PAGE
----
A high quality and highly seasonal Nordic fish
Our awareness of seasonality is, slowly but surely, getting back to where it should be: citrus couldn’t be more strongly associated with winter; the arrival of the Jersey royal is a sure signal of spring. But with fish, you’d be forgiven for feeling slightly in the dark still, given the seemingly constant supply—a product of the vast swathes of ocean from which the seafood we eat can be drawn. Some fish, though, are extremely seasonal—and with skrei cod, this seasonality is very strictly enforced.
This is a migratory fish, its name derived from the old Norse word for ‘wanderer’. It spends most of its life in the deep, cold waters of the Barents Sea, travelling to the Norwegian coast to spawn—where they’re caught with rod and line between January and April. “All skrei cod is from Norway and they are strict on the season to protect their stocks. It gives the fish time to breed,” says Darren of Shellseekers Fish and Game. “They’re very passionate about their product: they don’t allow over-fishing, they control it heavily. There’s more traceability, seasonality, and the quality is right up there. And Borough Market is about quality.”
All skrei cod is certified, as a seal of both its sustainability and its excellence. “It’s revered,” says regular demo chef Hayden Groves. “It’s a bigger fish then regular cod, torpedo-shaped. And because it does a lot of swimming, the flesh is more muscular.” While still reasonably mild in flavour, it’s somehow purer. “It’s coddier, if you know what I mean,” laughs Hayden.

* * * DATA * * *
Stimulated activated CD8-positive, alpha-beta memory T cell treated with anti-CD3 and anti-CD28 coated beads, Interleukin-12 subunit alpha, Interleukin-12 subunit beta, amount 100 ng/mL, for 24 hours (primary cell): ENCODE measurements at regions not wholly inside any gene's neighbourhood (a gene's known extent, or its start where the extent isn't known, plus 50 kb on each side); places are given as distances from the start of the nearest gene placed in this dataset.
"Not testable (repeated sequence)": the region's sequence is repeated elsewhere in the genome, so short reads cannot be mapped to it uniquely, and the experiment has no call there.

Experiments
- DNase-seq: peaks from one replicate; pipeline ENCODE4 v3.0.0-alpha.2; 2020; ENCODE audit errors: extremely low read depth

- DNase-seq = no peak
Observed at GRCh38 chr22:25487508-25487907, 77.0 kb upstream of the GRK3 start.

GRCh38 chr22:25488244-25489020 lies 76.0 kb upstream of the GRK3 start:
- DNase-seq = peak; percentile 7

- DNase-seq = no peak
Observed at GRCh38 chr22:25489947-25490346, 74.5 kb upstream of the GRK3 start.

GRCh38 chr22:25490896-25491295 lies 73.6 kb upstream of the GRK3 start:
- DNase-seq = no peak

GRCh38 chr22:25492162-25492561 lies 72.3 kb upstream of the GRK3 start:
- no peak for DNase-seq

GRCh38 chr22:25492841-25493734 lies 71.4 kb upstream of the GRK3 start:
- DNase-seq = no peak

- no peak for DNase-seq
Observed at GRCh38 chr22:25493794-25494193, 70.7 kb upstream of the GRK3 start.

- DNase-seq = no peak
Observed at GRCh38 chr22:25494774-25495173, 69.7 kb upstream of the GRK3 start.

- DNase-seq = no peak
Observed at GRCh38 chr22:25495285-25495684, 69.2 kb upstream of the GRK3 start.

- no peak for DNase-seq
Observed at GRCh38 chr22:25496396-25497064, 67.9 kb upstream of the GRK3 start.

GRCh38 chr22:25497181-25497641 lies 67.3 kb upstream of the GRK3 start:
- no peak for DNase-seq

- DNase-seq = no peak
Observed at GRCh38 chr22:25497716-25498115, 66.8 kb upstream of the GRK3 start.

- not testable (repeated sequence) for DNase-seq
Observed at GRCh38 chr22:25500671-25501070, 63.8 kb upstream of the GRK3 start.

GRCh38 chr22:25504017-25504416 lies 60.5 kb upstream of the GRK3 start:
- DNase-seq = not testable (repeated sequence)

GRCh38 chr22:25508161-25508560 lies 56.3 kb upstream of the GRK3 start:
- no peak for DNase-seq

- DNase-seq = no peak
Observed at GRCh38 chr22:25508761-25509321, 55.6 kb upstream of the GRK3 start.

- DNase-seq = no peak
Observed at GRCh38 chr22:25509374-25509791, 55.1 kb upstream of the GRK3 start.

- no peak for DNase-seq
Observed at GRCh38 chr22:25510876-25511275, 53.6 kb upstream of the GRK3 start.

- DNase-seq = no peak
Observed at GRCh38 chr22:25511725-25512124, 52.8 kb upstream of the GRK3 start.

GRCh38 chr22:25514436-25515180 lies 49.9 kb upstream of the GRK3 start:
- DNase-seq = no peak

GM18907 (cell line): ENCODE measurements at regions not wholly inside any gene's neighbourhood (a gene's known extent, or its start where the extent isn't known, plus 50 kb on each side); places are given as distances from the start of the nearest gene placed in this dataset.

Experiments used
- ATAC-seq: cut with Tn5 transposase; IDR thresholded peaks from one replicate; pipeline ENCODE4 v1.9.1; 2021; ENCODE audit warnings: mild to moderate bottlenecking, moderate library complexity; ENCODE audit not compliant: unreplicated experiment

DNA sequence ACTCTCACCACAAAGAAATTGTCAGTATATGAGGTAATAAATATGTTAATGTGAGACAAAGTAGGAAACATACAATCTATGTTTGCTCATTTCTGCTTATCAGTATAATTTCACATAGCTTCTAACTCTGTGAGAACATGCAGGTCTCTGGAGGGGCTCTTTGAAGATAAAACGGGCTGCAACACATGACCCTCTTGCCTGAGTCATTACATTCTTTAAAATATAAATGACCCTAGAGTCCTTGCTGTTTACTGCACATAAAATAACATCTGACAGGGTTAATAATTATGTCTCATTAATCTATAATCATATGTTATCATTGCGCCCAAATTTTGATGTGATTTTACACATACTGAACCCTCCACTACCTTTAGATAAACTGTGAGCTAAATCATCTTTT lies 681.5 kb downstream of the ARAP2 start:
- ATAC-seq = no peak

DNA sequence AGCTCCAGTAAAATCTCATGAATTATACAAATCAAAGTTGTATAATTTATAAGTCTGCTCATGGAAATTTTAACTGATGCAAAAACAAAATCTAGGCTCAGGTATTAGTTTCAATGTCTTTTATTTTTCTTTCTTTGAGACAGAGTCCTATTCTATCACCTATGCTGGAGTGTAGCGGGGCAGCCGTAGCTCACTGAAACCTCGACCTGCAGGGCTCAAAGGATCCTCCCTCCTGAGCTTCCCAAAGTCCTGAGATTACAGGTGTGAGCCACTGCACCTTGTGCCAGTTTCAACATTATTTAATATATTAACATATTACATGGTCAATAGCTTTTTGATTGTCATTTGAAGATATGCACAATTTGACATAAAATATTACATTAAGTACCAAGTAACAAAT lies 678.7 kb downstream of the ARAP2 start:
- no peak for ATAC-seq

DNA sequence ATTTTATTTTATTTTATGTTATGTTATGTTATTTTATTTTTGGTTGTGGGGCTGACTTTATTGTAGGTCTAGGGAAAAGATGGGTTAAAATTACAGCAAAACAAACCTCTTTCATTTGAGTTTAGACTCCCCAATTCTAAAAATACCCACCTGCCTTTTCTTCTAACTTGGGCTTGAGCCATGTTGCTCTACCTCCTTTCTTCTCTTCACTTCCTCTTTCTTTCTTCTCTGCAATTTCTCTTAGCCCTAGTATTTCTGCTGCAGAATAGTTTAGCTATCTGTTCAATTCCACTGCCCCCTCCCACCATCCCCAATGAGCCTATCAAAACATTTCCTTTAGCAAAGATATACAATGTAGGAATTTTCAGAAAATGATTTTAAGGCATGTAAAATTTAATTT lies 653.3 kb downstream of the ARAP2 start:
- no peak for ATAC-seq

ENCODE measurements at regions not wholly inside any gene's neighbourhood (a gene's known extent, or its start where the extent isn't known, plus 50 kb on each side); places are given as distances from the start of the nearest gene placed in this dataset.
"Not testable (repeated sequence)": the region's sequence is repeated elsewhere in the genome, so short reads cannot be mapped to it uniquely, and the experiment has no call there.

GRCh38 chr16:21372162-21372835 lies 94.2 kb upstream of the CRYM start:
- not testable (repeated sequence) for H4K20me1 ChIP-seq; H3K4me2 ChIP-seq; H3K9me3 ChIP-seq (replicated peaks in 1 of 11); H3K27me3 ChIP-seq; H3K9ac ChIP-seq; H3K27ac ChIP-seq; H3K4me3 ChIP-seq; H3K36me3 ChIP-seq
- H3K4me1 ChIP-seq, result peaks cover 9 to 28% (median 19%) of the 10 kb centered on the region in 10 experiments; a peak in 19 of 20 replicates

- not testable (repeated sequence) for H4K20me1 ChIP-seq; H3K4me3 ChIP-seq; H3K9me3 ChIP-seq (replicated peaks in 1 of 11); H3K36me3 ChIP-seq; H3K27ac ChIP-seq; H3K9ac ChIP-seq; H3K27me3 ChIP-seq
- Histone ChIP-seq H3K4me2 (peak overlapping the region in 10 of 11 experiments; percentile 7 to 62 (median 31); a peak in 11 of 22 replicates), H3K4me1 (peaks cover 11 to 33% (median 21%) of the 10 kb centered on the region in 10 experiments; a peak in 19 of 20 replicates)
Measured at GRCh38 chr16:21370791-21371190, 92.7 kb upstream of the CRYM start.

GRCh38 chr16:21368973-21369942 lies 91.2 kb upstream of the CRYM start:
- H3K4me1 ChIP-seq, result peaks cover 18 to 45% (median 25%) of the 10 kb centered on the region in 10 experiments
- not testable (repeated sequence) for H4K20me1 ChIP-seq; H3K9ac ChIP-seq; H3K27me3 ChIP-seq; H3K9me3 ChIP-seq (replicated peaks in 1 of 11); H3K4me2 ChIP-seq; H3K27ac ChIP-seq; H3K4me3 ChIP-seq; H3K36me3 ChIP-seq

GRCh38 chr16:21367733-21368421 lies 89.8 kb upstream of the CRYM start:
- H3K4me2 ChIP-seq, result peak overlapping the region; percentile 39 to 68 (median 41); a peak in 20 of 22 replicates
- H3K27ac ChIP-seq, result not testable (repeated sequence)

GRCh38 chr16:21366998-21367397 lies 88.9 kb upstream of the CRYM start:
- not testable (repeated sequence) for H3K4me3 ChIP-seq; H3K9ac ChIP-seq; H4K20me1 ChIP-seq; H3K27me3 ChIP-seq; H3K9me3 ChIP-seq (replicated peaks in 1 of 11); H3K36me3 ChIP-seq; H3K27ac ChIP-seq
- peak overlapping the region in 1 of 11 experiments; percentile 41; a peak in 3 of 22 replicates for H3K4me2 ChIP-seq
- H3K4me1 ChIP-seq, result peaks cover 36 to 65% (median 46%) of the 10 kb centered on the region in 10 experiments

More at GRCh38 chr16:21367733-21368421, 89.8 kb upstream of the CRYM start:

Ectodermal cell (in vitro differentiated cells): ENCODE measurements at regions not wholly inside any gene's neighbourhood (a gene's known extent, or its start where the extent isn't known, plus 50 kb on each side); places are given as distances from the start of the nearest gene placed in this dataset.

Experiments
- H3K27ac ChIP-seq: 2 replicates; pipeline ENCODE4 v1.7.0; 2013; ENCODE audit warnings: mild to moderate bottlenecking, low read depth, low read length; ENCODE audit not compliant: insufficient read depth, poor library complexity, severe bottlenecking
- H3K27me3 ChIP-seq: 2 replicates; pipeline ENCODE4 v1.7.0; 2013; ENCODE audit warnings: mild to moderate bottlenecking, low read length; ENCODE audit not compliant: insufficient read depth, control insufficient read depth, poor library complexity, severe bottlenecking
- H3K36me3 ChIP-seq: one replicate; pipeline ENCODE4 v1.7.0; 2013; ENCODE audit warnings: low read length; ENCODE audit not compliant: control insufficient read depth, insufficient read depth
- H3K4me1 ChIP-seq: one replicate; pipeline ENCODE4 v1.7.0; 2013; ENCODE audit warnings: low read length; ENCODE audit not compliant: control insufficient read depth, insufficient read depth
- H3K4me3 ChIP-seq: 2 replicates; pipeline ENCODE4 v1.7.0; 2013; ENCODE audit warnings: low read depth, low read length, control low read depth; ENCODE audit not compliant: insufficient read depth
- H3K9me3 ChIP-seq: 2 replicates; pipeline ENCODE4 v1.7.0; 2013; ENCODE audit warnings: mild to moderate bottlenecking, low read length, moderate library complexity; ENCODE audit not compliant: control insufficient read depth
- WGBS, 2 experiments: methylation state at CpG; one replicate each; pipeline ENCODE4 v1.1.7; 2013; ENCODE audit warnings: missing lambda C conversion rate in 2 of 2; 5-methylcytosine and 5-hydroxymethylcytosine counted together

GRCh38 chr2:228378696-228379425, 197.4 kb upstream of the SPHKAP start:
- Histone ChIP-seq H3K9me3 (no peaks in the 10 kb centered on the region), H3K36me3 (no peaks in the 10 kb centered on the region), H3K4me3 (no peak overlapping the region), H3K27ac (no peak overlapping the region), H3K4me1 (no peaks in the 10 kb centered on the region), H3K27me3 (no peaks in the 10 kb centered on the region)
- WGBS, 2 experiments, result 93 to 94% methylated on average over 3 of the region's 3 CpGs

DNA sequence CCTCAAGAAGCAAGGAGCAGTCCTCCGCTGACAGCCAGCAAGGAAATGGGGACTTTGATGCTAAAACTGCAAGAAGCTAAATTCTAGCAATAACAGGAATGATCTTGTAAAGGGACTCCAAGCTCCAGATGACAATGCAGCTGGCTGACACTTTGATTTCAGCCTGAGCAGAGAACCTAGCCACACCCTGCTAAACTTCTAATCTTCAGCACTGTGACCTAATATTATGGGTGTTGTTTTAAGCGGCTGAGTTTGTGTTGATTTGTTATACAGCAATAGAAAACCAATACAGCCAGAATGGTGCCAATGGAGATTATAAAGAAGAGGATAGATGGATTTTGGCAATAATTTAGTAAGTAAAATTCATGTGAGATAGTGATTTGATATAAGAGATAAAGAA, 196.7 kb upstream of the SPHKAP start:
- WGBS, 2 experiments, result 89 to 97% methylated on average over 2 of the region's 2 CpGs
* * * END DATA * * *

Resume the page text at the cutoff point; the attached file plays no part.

Superlative quality, short season
“Its firm texture also means it has very large, firm flakes when cooked appropriately,” he continues. “I like to use some coarse sea salt, season it heavily, rest it for 20 minutes then gently brush that salt off before cooking. It just tightens the flesh up even more, so that when you cook it, it doesn’t fall apart. Poach it very gently in a fish stock, white wine or even milk. It’s already been seasoned, so don’t add any more salt afterwards.”
Much like anything of superlative quality and short in season, it’s a fish to be savoured. Make the most of its clean and delicate taste by pairing with ingredients that allow it to sing. “If you walk around the Market, you’ll see the very early signs of spring,” Hayden continues. “Young, small Jersey royals—the ones we call ‘pearls’—and the first of the English asparagus will be coming through. Wild garlic is abundant. You can have a delicious meal out of four ingredients. What could be better?”